Relator argues that she did not quit, and that if she did quit, she did so because of a good reason caused by CHS and she is therefore eligible for unemployment benefits. The ULJ found that relator voluntarily quit. The record substantially supports the ULJ's factual finding, and we therefore do not disturb it. See id. Relator was not fired or otherwise demoted. Relator was given the option to stay in her position with a 90-day improvement plan. Instead, she decided she would rather negotiate a separation date with the understanding that CHS would not oppose her application for employment benefits.

Relator, on reconsideration by the ULJ and on appeal to this court, asserts that she has additional evidence and testimony to submit that supports her allegation that she was going to be fired if she stayed in her job and that the 90-day improvement plan was a sham. In deciding a request for reconsideration, the ULJ is requiredto consider the new evidence and order an additional evidentiary hearing if the involved party can show the new evidence (1) would likely change the outcome of the decision and there was good cause for failing to submit it at the first hearing; or (2) would show that evidence which was submitted and which affected the outcome of the first hearing was likely false. Minn. Stat. § 268.105, subd. 2(c) (2012). "This court will defer to the ULJ's decision not to hold an additional hearing." Ywswf v. Teleplan Wireless Servs., 726 N.W.2d 525, 533 (Minn. App. 2007).

The ULJ concluded that relator neither showed good cause for failing to submit additional evidence nor demonstrated that evidence submitted at the initial hearing was likely false. The record supports the ULJ's conclusion. Nothing in the record suggests that evidence at the initial hearing was false, and relator has not identified with any specificity what additional evidence she would have offered at a second evidentiary hearing. We defer to the ULJ's refusal to consider arguments and evidence not presented at relator's evidentiary hearing.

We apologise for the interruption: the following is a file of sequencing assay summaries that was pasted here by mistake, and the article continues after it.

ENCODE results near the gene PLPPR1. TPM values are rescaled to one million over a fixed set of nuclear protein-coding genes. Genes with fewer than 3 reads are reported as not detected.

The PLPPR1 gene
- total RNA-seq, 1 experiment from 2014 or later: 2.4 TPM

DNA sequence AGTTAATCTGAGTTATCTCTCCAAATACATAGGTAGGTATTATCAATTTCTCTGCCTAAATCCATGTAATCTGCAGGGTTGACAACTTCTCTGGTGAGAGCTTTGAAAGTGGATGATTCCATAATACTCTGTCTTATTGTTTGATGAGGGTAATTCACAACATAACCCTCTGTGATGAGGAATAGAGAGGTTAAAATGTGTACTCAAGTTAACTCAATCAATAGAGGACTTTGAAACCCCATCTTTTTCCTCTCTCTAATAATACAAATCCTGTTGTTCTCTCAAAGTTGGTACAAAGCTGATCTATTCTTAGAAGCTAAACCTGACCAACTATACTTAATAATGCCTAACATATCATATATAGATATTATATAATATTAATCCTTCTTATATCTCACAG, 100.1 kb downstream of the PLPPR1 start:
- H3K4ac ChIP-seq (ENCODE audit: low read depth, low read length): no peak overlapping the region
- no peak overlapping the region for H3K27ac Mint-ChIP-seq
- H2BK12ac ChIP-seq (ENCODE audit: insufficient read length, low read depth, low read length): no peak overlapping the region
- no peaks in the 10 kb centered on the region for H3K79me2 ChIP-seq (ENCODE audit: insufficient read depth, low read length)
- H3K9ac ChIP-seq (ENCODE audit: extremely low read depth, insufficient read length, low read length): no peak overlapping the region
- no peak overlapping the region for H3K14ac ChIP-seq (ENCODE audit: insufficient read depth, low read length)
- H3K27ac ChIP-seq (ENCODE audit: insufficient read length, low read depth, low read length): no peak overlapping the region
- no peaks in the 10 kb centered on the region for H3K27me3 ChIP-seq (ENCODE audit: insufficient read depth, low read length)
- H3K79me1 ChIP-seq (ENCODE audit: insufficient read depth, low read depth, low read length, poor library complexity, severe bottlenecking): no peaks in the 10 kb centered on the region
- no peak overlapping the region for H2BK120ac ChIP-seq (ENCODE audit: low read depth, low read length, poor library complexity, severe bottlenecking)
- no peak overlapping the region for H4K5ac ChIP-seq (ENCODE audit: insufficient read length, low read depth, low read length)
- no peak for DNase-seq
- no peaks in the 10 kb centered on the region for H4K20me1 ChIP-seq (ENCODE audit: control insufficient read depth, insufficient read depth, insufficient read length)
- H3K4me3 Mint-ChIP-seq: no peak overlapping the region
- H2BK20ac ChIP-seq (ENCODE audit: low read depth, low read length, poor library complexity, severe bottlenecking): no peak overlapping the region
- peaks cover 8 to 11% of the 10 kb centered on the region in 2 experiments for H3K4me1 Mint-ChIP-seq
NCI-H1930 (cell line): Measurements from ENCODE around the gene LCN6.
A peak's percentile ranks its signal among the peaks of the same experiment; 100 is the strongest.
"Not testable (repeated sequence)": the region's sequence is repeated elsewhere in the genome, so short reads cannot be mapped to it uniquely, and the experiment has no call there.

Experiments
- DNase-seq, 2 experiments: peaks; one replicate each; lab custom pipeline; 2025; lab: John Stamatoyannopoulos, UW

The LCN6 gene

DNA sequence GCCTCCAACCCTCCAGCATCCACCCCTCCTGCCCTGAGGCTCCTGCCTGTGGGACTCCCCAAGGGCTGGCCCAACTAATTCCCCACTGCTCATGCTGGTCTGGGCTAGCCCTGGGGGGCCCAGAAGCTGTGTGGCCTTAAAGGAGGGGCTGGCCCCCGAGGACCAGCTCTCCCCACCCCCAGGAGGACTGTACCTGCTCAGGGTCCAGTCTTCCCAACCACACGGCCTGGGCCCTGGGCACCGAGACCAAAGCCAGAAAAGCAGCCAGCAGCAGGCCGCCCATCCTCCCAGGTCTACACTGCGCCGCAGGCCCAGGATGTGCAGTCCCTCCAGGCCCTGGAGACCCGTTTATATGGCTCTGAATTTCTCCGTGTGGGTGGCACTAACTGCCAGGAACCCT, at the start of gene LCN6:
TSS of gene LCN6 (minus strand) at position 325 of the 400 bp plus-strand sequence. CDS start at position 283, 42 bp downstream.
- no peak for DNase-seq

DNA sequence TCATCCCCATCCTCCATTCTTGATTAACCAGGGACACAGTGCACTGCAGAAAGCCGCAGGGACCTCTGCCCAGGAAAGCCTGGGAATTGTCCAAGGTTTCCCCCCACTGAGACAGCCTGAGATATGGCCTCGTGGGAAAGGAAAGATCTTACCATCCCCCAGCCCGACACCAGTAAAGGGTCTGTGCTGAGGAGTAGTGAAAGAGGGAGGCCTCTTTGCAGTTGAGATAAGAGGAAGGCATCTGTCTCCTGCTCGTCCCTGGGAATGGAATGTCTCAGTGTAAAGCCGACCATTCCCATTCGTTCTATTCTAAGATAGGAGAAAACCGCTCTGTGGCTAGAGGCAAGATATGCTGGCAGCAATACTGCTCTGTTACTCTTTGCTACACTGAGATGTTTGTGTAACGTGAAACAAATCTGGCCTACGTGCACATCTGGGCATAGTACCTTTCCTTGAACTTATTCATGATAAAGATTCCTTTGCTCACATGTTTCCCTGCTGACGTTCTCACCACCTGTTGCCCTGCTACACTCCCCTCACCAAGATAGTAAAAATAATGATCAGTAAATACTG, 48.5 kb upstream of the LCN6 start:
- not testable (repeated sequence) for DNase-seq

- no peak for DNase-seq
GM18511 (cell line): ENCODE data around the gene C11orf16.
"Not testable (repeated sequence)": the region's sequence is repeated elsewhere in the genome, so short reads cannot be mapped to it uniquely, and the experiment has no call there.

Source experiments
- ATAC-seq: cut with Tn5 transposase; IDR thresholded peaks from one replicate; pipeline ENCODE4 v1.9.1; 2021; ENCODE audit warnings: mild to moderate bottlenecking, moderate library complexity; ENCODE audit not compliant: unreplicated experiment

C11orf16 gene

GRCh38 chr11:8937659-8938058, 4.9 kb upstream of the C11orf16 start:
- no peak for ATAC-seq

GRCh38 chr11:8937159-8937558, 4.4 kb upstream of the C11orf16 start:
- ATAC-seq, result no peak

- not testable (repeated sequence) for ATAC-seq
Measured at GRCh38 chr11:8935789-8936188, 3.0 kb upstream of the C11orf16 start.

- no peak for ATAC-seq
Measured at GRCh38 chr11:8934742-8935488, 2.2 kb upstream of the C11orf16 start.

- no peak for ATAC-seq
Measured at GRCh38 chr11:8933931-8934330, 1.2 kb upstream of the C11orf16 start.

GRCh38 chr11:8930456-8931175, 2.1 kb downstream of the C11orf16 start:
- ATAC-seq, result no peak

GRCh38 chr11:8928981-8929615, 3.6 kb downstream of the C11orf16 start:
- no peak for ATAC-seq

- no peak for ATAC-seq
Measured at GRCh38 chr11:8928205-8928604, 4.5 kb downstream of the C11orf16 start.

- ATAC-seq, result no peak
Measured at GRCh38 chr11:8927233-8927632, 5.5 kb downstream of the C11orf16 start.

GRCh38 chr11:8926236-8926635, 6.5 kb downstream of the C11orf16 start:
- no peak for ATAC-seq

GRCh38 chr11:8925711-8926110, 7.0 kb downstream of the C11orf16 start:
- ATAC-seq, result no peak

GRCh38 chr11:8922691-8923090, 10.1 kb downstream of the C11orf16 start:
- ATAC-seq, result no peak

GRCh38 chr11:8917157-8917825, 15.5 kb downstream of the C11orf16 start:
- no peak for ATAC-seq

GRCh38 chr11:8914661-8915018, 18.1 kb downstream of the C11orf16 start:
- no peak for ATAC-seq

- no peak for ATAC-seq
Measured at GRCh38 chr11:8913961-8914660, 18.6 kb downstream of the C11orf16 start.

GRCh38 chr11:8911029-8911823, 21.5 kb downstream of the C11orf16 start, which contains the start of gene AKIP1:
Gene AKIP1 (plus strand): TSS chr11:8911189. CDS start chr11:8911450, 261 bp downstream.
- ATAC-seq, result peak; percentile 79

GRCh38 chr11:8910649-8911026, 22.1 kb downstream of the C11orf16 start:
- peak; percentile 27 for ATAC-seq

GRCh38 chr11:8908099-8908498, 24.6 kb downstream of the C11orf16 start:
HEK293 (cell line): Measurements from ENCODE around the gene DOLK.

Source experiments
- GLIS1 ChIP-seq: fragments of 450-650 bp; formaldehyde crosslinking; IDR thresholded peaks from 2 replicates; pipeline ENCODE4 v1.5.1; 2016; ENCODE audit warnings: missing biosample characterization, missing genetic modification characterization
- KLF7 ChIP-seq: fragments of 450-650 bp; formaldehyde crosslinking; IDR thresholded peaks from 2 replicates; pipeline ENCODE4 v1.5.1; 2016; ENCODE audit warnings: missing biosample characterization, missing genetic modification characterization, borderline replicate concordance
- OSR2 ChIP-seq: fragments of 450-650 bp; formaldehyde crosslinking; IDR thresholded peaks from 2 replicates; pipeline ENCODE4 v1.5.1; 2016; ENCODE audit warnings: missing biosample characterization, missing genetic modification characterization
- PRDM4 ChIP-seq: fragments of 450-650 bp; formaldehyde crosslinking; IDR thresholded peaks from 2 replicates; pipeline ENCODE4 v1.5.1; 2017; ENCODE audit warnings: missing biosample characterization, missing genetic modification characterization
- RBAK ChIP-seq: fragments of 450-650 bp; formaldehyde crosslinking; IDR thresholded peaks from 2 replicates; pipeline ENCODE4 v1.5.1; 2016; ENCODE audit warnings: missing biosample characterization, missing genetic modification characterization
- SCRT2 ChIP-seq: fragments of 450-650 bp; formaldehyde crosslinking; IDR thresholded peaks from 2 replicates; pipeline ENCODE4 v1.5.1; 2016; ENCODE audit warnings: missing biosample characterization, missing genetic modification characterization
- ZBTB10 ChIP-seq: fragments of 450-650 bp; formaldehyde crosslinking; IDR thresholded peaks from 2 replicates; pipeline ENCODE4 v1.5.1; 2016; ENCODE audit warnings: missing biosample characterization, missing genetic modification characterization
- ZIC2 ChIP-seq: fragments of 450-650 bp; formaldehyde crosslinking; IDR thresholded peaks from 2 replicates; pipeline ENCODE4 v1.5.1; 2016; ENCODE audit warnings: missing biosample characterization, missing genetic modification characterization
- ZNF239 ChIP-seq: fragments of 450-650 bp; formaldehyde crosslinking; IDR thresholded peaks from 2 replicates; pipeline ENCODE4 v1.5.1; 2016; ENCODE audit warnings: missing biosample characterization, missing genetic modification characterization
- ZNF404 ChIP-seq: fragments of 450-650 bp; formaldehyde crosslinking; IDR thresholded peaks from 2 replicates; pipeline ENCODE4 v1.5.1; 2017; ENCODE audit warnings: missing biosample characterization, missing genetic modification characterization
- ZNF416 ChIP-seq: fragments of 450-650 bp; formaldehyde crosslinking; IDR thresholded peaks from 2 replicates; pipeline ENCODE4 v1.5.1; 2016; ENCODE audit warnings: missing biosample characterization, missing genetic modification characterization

B.

Relator argues that, under the circumstances proven at the evidentiary hearing, her decision to separate from employment at an agreed-upon date was not a voluntary quit. Her contention here, as it was to the ULJ, is that CHS was going to terminate her employment and the "options" presented to her by Chanaka were illusory. Generally, an employee who quits employment is not eligible for unemployment benefits unless the employees falls within a specific exception. Minn. Stat. § 268.095, subd. 1 (2012). An applicant is eligible for benefits even if the applicant quit, if the applicant quit "because of a good reason caused by the employer." Id., subd. 1(1). Subdivision 3 defines "good reason caused by the employer," and provides, in part:

(a) A good reason caused by the employer for quitting is a reason:

(1) that is directly related to the employment and for which the employer is responsible;

(2) that is adverse to the worker; and (3) that would compel an average, reasonable worker to quit and become unemployed rather than remaining in the employment.

(c) If an applicant was subjected to adverse working conditions by the employer, the applicant must complain to the employer and give the employer a reasonable opportunity to correct the adverse working conditions before that may be considered a good reason caused by the employer for quitting.

(e) Notification of discharge in the future, including a layoff because of lack of work, is not considered a good reason caused by the employer for quitting.

Id., subd 3 (2012).*fn1